Another year, another list of the most popular passwords topped by the stalwarts 123456 and password. The rest of the top 10 isn’t much better. But new data from password management company SplashData offers glimpses of a world in which we’re not all quite so hopeless at securing our stuff online.

First, the bad news: The most popular passwords are still mostly bad (and in fact, they’re all definitionally bad simply by being so commonly used). The rest of the top ten passwords includes five more variations on counting upward from one, the alphabetical equivalent of that (qwerty), and two sports—football and baseball, which are both very popular and fewer characters to type than basketball, because who can be bothered, really.

This motley assortment isn’t all that different from last year’s, with some exceptions. The first is that Star Wars references like solo and, well, star wars made the cut this time around, proving that there are no limits to the reach of the Disney marketing machine. Second, and more intriguingly, is that people appear to actually be trying ever so slightly harder this time around.

Consider a few of the entries that have cracked the top 25. 1234567890 lands in 12th, while 1qaz2wsx and qwertyuiop debut at 15th and 22nd, respectively. Make no mistake, these are still bad passwords. Adding a few more characters onto a dumb pattern doesn’t make the pattern any less dumb.

“We have seen an effort by many people to be more secure by adding characters to passwords, but if these longer passwords are based on simple patterns, they will put you in just as much risk of having your identity stolen by hackers,” says SplashData CEO Morgan Slain. That people are even making that effort, though, could show that they at least are starting to understand that passwords actually matter.

A better indication that password management has improved can be seen in the number of new entrants to the field. “I have been studying passwords for years, and even if you go back to some of the earliest lists from the ‘80s, you see very little change in the most common passwords,” says Mark Burnett, security researcher and author of Perfect Passwords. Burnett notes that nine of the top 25 most common passwords on this year’s list are new for 2016. That’s a lot of turnover, likely because there fewer people resorting to the same password clichés.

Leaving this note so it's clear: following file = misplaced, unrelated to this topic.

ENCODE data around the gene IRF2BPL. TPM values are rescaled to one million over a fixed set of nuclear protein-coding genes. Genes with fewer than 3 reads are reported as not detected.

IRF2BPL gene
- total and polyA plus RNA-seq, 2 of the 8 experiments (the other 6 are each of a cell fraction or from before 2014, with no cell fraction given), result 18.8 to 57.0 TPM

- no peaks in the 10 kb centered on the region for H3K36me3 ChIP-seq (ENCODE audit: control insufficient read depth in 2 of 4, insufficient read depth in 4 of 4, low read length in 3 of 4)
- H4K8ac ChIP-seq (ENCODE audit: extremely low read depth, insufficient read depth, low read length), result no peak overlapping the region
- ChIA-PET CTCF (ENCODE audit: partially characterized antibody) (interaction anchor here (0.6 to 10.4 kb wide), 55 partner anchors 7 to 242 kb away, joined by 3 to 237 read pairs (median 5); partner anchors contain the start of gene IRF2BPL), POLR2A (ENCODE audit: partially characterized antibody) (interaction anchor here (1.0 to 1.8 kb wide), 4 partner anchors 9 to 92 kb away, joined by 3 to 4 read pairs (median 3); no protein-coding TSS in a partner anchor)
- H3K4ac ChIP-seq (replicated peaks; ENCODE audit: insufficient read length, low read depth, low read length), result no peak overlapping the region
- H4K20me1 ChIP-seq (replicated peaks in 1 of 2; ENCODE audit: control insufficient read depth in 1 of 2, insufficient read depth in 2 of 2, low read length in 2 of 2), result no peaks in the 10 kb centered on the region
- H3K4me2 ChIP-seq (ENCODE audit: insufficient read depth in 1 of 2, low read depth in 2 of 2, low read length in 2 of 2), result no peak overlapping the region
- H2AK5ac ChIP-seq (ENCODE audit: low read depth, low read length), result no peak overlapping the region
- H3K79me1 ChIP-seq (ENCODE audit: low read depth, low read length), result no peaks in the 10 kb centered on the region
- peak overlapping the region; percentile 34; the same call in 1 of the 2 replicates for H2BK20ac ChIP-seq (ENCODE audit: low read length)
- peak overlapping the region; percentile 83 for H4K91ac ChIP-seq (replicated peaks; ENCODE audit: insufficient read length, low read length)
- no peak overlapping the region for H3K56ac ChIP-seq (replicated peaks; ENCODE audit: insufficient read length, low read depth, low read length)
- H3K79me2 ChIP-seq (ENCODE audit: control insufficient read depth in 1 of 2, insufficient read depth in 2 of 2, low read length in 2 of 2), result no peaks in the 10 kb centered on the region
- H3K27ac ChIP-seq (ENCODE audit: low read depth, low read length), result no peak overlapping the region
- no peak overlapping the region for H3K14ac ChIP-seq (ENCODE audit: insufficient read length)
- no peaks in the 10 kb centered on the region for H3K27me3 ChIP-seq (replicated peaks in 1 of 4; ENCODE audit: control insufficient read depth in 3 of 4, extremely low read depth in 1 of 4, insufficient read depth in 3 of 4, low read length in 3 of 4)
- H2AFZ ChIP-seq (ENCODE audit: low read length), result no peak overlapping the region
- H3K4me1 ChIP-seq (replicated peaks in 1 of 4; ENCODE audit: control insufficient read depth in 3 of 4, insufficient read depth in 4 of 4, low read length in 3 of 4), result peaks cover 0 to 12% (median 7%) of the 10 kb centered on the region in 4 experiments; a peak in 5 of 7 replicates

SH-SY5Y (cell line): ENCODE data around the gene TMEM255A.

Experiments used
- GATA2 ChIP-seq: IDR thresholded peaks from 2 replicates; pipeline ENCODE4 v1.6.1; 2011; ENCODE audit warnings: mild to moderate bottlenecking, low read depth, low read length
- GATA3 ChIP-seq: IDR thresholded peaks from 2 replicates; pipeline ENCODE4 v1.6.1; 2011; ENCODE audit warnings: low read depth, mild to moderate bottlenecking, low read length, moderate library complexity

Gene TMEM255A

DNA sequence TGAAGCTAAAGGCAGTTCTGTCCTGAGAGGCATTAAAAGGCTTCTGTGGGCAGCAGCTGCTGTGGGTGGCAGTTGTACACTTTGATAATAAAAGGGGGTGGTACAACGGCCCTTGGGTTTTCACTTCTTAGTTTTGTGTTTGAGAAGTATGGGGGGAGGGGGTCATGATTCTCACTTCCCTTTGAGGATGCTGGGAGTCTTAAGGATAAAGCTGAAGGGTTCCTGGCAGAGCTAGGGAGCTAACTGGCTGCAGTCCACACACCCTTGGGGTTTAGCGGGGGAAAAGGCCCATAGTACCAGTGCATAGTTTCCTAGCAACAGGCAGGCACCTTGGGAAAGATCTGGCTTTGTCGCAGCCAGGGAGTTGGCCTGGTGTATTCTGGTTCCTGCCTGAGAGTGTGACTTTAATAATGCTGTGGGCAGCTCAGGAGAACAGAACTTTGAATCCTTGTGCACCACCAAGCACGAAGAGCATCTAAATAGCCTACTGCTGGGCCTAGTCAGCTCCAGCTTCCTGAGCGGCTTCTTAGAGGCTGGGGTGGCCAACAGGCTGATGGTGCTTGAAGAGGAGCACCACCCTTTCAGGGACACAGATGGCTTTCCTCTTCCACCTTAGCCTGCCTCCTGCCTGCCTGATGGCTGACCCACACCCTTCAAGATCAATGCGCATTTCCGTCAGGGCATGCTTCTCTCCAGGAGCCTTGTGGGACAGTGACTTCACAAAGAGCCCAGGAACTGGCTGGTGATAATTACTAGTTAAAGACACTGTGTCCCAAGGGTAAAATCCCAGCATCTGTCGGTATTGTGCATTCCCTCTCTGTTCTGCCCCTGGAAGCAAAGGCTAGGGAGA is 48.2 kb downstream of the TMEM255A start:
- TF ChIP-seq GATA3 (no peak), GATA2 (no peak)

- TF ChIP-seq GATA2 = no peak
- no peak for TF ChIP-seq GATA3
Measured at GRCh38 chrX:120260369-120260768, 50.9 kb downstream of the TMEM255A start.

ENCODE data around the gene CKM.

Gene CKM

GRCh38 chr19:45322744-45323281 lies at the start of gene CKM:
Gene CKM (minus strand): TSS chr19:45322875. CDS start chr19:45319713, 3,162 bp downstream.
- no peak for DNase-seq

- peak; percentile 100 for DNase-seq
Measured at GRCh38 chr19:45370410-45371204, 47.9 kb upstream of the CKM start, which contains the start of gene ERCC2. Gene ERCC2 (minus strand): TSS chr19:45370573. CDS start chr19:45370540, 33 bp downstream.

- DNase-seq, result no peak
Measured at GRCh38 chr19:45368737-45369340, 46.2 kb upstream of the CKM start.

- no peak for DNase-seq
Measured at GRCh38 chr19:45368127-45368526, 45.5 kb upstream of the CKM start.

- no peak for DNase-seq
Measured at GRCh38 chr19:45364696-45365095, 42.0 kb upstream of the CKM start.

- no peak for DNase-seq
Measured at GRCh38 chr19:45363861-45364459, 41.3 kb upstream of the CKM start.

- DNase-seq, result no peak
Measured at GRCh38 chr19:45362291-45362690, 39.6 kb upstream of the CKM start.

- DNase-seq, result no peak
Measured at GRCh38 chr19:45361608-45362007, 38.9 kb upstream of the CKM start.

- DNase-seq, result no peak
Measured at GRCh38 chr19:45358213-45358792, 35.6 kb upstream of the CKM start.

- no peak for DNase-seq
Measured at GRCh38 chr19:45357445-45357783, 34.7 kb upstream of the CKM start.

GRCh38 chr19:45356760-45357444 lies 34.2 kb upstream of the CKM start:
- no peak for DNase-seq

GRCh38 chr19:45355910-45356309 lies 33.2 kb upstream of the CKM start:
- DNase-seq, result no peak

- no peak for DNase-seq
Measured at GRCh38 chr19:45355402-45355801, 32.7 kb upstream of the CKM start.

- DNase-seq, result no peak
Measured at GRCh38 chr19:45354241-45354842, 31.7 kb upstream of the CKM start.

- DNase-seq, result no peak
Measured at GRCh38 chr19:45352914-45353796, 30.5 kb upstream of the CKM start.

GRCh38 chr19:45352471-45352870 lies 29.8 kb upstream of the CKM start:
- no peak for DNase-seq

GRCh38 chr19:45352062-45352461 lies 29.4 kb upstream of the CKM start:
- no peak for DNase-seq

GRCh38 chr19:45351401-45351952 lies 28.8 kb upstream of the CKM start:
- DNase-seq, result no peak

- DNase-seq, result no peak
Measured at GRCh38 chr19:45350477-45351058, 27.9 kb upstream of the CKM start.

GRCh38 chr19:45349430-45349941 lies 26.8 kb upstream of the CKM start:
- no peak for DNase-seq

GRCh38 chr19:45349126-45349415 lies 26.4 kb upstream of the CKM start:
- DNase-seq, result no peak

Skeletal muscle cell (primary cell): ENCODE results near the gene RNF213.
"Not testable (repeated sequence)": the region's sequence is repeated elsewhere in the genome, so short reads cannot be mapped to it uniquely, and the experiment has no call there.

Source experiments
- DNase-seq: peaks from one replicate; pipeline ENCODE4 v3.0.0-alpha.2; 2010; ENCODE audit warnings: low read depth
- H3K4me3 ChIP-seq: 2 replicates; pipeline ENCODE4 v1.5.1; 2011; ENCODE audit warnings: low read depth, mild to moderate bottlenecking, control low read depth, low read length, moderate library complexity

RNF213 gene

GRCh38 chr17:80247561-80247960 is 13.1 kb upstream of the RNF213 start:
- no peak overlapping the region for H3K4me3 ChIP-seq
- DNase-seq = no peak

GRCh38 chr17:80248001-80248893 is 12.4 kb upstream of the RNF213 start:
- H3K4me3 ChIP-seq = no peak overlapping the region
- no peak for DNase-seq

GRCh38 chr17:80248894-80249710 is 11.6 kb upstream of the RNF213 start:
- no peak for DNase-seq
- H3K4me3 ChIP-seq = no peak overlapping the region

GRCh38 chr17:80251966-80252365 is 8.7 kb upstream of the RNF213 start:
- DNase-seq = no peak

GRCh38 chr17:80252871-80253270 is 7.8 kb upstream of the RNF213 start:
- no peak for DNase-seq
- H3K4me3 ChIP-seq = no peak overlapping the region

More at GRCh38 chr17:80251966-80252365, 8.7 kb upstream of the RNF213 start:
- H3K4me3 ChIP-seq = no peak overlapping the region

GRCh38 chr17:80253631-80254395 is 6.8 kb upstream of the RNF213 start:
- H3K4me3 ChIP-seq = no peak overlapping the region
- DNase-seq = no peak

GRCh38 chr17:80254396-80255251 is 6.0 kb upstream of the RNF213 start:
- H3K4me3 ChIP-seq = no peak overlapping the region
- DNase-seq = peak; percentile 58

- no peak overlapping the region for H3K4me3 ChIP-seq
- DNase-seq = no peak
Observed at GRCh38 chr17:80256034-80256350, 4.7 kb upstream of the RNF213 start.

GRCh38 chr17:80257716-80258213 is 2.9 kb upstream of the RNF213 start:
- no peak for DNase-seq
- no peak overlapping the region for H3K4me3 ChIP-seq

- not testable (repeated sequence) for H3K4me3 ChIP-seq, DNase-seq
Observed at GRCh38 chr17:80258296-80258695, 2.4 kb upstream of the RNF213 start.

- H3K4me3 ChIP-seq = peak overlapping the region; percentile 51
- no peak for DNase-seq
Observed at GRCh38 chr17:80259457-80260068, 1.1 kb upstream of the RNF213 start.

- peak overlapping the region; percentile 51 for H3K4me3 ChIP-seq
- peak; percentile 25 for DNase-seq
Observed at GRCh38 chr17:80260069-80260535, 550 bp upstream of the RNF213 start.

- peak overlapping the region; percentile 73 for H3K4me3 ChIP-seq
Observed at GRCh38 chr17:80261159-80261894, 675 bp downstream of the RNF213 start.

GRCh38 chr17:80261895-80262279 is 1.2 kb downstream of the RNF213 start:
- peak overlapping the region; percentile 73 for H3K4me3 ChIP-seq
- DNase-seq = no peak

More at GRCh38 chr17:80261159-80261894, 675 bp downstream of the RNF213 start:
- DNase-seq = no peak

“Although 123456 and password will always be at the top, the percentage of people actually using those passwords is getting smaller and smaller,” says Burnett. “As passwords get stronger, it may only take ten people out of a million using the same password … to push it to the top ten.”

If you did happen to see one of your passwords (please tell us you use more than one), it doesn’t take much to make amends. Going longer is the right instinct, Burnett says, but it’s not enough. In fact, better to outsource your passwords altogether.

“We are at the point where no password under 15 characters is safe,” says Burnett, “and that means that remembering all of our passwords is no longer possible—we need password management software more than ever.” Even if you have a particularly good memory, you should never repeat the same password across different sites and services, meaning your memory alone likely isn’t up to the task of keeping track of your various skeleton keys. That’s where two-factor authentication can also help—at least, where you can find it.

So yes, we’re still a nation of password Philistines, and the worst of us remain as bad as ever. What’s important, though, is that we’re improving. As long as the same turns out to be true for the companies that maintain databases stuffed with our log-in information, we might make it through 2016 in one piece.

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People Are Still Terrible at Passwords, But There’s Hope